This article about vaccine mandates for anyone with a previous COVID-19 infection was written by Dorit Rubinstein Reiss, Professor of Law at the University of California Hastings College of the Law (San Francisco, CA), who is a frequent contributor to this and many other blogs, providing in-depth, and intellectually stimulating, articles about vaccines, medical issues, social policy, and the law.
Professor Reiss writes extensively in law journals about the social and legal policies of vaccination. Additionally, Reiss is also a member of the Parent Advisory Board of Voices for Vaccines, a parent-led organization that supports and advocates for on-time vaccination and the reduction of vaccine-preventable disease. She is also a member of the Vaccines Working Group on Ethics and Policy.
In this post, I set out the debates around allowing those with a previous COVID-19 infection to be exempt from U.S. vaccine mandates.
A quick reminder– the virus is SARS-CoV-2, while the infection with the virus causes the disease, COVID-19 (or just COVID).
The policy takeaway point is that while, in my view, the choice to allow those with a previous COVID infection an exemption from vaccine mandates can be reasonable, the choice not to allow an exemption also has very good policy reasons behind it.
Since it is a valid policy choice, mandates without such an exemption cannot, in my view, be legally challenged. Those wanting their institution to exempt them because of natural immunity need to convince their institution to do so, and if the institution refuses, do not have viable legal recourse. Under our current law – rightly – in uncertainty, the policymakers have the flexibility to choose the option they think is safer.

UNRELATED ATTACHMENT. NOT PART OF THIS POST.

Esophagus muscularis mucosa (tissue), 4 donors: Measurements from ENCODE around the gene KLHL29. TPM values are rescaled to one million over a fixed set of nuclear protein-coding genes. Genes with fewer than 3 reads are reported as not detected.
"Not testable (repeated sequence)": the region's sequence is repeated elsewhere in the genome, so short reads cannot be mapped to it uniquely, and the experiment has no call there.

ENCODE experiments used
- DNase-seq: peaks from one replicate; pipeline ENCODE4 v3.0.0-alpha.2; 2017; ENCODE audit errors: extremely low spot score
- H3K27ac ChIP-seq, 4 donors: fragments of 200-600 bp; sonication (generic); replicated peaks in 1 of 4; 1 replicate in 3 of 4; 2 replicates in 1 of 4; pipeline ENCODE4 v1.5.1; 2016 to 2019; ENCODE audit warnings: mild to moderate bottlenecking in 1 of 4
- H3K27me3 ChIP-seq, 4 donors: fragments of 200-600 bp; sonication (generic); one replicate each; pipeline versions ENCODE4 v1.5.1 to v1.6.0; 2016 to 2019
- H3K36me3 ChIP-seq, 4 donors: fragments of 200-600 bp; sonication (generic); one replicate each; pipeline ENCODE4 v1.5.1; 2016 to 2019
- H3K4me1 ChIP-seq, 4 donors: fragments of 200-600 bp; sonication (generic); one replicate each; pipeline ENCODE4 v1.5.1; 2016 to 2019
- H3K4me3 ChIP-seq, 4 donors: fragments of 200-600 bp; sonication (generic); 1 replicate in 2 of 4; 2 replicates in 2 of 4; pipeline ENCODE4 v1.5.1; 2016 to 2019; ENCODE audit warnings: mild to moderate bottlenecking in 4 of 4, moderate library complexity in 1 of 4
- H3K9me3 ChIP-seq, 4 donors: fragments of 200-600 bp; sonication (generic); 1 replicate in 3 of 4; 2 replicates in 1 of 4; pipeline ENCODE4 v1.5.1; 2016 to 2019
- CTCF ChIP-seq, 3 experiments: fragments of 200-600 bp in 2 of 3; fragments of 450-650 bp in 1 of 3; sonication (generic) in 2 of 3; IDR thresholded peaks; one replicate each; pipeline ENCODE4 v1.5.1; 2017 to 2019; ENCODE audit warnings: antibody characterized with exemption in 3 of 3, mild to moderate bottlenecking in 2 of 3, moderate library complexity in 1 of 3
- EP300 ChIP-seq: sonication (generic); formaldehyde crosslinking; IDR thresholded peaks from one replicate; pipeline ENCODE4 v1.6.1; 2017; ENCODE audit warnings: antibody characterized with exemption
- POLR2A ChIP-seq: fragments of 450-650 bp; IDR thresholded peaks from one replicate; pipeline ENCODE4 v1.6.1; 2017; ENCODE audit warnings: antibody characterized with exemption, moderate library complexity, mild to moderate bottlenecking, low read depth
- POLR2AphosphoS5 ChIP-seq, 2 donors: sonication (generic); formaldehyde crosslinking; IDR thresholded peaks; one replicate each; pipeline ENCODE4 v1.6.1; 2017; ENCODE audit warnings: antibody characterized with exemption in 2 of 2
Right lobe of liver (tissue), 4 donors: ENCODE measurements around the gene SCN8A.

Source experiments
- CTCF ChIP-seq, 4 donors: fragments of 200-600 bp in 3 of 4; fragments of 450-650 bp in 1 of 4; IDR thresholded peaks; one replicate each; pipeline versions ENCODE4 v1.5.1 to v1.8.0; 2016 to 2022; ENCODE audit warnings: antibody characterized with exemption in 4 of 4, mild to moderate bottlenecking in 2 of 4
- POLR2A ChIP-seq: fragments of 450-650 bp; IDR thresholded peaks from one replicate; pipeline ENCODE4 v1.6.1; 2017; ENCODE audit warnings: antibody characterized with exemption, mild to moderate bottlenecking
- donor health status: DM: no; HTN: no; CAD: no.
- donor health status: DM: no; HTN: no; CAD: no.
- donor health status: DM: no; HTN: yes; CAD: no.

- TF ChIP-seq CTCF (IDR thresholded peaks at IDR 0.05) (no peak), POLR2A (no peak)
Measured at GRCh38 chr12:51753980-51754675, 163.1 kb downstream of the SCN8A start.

I am not a scientist, and I think this is an area of substantial scientific uncertainty. But I have to start by setting out some background, and I will try to summarize what I think we do and do not know.
I will add that my thoughts on this have developed. When I came into this topic, I thought a previous infection should be grounds for exemption. Now, I think there’s an argument both ways, and in fact, the argument against an exemption for the previously infected is stronger – though an institution would still be on solid grounds if it chose to give one, for policy reasons.
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